Matakauri Lodge occupies a spectacular site overlooking Lake Wakatipu.
Matakauri Lodge occupies a spectacular site overlooking Lake Wakatipu. Contributed

Queenstown a posh piece of heaven

THE first thing you see when you arrive at Matakauri Lodge - other than the view of Lake Wakatipu, the Remarkables and Cecil and Walter peaks - is an eccentric wall made of stacked pine logs.

Be sure to admire it because it is the pride and joy of the boss, Jay Robertson, an American who with his dad, Julian, also owns two other luxury lodges: Kauri Cliffs and The Farm at Cape Kidnappers. Pah. I bet they haven't got a wall.

Jay manages to imply that he built the wall. I later quizzed his fabulously irreverent staff about this and they snorted and said he may have stacked a couple of logs.

Still, he can talk about this wall for some time. His staff assure me that he has pictures of it on his bedroom wall. The pictures are from a magazine feature in which the wall - but not Jay - features. You get the impression he is rather miffed about this so I took a picture of him leaning, lumberjack style, on the logs.

You are unlikely to see such a thing at any other posh lodge anywhere else in the world. I'd have loved to know what Matakauri's posh visitors think of it - it is resolutely un-poncey, that's for sure - but I didn't see anyone except some bridge-mad Americans.

I'd also have liked to ask some mad-moneyed Russians but there were none. I'd have liked to have met the ones who paid for a week and left after a couple of nights because they wanted to go snorkelling. Snorkelling! Matakauri Lodge is in Queenstown.

I was offered a jet boat ride, or a long paddle in a kayak, or a massage at the spa, or a glacial facial - to which my response was glacial. Some of these things I regarded as boring, but I mention them because you can do these things in Queenstown and you, like the Russians, perhaps, might like to fill in some time.

What did I want to do? Nothing, thanks. I wanted to lounge about in my room - or any room, the bathroom is big enough for a party of Russians - go to cocktail hour at one minute past 6pm every night, eat my way though the degustation menu, then go back to my room and look at my view while ordering flat whites.

They are enormously accommodating at Matakauri Lodge, even if you decide to behave as madly and demandingly as is possible. I did my best.

I said that, yes, I would like to have my degustation dinner in the library at the top of the stairs, on my own. The library is a beautiful place to have dinner because you overlook the lake (it's the best place from which to look at lakes; the worst is from a seat in a horrid, noisy jetboat).

The stairs to the library are steep and narrow. The degustation menu, with matching wines, is long. I felt a bit mean - or would have, had I not been in character - at the number of times the staff had to clamber up and down to serve my many courses. They managed it with charm.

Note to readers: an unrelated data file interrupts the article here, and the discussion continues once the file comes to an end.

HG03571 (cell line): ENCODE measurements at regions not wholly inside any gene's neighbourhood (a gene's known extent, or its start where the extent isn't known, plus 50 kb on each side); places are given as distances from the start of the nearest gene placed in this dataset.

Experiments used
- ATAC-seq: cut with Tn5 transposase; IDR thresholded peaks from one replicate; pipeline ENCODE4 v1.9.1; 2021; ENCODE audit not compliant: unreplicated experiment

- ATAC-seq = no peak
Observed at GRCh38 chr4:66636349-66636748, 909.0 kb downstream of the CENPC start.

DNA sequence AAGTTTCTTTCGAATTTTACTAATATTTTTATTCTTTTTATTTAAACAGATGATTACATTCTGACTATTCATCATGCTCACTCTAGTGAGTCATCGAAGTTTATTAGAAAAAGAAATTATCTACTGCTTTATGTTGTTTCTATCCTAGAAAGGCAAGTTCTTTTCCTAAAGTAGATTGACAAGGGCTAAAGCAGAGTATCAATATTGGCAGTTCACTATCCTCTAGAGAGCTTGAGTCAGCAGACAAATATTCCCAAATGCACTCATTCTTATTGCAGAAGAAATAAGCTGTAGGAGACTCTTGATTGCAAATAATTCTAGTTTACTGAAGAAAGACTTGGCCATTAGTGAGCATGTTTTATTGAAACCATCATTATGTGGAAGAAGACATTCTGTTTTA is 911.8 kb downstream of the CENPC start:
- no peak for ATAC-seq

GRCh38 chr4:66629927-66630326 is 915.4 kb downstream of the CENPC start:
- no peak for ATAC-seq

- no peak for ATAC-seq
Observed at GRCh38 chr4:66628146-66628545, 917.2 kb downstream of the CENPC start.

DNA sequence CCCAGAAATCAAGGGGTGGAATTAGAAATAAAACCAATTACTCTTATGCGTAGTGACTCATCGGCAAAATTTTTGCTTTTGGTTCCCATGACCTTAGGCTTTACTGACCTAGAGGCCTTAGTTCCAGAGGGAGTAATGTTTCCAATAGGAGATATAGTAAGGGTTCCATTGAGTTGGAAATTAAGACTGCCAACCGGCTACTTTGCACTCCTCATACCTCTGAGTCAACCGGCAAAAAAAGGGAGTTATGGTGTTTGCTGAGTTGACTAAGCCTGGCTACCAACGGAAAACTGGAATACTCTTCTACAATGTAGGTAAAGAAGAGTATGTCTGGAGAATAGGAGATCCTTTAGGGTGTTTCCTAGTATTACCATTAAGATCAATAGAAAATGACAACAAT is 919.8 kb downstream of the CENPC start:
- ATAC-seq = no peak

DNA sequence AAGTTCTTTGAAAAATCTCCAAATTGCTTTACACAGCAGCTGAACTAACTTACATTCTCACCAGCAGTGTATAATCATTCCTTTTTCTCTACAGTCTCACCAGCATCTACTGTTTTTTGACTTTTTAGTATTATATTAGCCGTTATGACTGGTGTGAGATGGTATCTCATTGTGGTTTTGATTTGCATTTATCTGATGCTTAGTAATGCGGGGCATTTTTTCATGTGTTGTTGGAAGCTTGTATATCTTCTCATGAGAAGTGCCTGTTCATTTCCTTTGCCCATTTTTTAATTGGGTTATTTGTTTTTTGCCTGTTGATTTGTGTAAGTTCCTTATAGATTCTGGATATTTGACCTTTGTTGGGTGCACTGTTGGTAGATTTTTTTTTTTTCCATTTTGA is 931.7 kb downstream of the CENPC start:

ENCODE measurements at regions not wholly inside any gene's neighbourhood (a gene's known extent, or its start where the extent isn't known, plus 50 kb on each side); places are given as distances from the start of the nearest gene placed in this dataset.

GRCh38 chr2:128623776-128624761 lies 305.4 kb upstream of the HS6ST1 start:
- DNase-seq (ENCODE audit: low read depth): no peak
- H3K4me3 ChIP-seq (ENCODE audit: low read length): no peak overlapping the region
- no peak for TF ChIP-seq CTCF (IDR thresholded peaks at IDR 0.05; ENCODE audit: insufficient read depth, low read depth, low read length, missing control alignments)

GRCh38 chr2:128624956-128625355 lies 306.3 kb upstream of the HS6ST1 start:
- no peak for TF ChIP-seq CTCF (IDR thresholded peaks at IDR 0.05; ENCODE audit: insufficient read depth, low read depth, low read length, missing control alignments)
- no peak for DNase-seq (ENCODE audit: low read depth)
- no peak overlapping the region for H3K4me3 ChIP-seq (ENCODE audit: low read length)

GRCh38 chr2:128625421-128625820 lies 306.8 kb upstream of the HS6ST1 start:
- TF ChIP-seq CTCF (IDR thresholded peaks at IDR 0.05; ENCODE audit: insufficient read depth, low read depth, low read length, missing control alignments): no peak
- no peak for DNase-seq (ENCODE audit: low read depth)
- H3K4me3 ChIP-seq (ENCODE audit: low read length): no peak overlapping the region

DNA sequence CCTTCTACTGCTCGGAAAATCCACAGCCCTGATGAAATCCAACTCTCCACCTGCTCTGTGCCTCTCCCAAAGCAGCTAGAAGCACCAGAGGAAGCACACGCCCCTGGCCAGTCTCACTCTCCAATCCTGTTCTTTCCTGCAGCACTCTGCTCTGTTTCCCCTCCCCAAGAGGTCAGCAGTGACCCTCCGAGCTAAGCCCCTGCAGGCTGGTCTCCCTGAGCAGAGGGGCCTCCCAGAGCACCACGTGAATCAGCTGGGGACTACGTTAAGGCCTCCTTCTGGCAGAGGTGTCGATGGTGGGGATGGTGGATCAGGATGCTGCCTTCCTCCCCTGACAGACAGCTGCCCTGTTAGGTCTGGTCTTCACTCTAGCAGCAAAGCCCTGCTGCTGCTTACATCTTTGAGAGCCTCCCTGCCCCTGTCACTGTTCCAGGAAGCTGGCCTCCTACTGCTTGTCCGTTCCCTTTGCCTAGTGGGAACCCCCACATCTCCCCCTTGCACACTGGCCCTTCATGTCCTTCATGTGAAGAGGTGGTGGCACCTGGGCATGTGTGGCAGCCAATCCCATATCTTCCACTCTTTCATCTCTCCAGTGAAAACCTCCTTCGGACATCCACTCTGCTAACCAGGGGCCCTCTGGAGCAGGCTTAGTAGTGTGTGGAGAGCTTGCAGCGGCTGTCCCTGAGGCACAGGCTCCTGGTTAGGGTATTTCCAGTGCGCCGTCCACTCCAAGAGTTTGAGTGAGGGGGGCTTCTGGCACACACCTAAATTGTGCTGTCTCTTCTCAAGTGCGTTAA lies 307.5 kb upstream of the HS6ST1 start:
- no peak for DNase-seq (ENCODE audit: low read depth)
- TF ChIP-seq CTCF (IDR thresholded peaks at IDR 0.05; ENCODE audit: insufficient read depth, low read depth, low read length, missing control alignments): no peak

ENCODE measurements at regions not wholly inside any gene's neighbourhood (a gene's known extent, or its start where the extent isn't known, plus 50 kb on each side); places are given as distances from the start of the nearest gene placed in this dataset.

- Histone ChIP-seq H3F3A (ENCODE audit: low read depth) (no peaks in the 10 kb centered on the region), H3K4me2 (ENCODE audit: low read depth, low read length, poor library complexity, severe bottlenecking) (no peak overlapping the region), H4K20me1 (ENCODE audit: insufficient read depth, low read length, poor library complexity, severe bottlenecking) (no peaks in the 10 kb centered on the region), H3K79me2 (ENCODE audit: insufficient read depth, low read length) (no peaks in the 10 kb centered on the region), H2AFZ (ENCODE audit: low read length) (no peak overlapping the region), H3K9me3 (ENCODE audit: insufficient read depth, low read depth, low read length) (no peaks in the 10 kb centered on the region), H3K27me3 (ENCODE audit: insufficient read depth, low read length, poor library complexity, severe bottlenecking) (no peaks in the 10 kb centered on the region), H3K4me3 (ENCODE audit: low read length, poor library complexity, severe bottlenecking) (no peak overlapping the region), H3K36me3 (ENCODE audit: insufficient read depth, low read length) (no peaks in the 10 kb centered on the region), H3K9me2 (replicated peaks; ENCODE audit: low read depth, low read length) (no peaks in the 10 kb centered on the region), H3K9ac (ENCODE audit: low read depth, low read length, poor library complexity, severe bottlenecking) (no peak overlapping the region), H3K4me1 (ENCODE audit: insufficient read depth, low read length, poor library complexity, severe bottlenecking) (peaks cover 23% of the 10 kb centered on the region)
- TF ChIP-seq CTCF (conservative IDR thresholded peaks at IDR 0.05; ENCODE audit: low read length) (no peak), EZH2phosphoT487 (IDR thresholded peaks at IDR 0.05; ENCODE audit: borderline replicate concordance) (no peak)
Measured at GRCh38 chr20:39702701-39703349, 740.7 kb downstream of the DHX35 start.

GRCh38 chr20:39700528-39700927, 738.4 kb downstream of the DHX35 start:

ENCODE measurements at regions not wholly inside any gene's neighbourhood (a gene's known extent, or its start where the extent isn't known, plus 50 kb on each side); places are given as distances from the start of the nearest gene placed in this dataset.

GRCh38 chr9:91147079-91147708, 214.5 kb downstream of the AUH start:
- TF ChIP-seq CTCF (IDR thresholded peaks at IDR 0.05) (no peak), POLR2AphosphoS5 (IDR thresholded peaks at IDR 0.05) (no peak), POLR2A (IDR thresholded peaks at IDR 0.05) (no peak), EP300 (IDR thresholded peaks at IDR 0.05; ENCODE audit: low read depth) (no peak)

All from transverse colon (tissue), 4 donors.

The food at Matakauri is good without being silly or pretentious, which is also the way with the service. I bet they can do fawning, should it be required.

The place has down-to-earth charm which does not lessen the excellence of the service, but it is somehow lodge-y, as opposed to five star hotel-y, say. In other words, you can swank about if you care to but I think you'd feel a bit of a twerp.

Dinner jackets are required for dinner, for chaps, which is a good thing. Who wants to arrive in the dining room and find louts in jandals? What happens should a chap turn up sans dinner jacket? "We taser 'em."

Here is an example of how they adapt the service to the clientele at Matakauri. The wonderfully cheeky Jodi said, while showing me my bathroom: "There's a double shower. In case you pick up a stray in town." You don't pay extra for the cheek.

I had my arm twisted to go on an outing: a lunch at the Amisfield winery, where they run a lunch called Trust the Chef. I should think so, but it was terribly good and you can get as toffed up as you like - there was a 90th birthday with old chaps in blazers and ties. There were also young things in jandals.

Then I went back to my villa - although it feels like a swanky bach - for a rest before pre-dinner drinks. By then I was starving. Jodi said: "I don't know how you do it, girl!"

I had worked up an appetite lying on the couch, snacking on the free home-made brownies I found in the superior mini-bar, just down from the Moet (not free and just as well).

From your room, all you can see is the lake and the peaks and the journey of the TSS Earnslaw steamship, which I fancied might be treated to the occasional flash of a rich (or in my case poor) bum from the bathroom window, which is large and uncurtained (the window, although possibly in some cases also the bums).

That's about as stressful as it gets. If you want to have your pud and port back in your room, they'll not only bring it over but offer to carry you as well. I can't think why they thought this service might be required. I did seem to have rather a few glasses of wine lined up.

"Hurry up, Michele," said Jodi. "You're double-parked." I liked that.

I have only one complaint to make about Matakauri: somebody stole the top of my boiled egg. I had a beautiful soft-boiled egg the first morning and it came with the top already cut off and popped back on. I was so taken with this that I ordered another the next morning.

I've never stayed anywhere that made me feel richer than having some unseen minion put the top of my egg back on.

But the second morning: no top. Where, I said imperiously, is the top of my egg? A hunt was carried out but no top.

Other than that, and the lack of Russians, I can't think of anything about the place that isn't expensive heaven - which is what heaven ought to be.

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